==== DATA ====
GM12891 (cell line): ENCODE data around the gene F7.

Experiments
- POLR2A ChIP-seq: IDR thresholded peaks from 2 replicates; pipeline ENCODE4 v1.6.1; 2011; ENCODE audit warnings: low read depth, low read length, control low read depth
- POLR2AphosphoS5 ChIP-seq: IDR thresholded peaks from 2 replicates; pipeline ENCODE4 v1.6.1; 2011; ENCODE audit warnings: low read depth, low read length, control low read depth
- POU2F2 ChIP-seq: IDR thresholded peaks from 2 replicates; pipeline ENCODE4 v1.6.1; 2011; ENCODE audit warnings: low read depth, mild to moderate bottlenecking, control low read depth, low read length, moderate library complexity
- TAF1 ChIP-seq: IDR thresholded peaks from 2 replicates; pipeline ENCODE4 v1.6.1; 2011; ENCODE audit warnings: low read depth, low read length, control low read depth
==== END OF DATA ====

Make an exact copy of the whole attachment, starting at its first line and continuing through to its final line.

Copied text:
GM12891 (cell line): ENCODE data around the gene F7.

Experiments
- POLR2A ChIP-seq: IDR thresholded peaks from 2 replicates; pipeline ENCODE4 v1.6.1; 2011; ENCODE audit warnings: low read depth, low read length, control low read depth
- POLR2AphosphoS5 ChIP-seq: IDR thresholded peaks from 2 replicates; pipeline ENCODE4 v1.6.1; 2011; ENCODE audit warnings: low read depth, low read length, control low read depth
- POU2F2 ChIP-seq: IDR thresholded peaks from 2 replicates; pipeline ENCODE4 v1.6.1; 2011; ENCODE audit warnings: low read depth, mild to moderate bottlenecking, control low read depth, low read length, moderate library complexity
- TAF1 ChIP-seq: IDR thresholded peaks from 2 replicates; pipeline ENCODE4 v1.6.1; 2011; ENCODE audit warnings: low read depth, low read length, control low read depth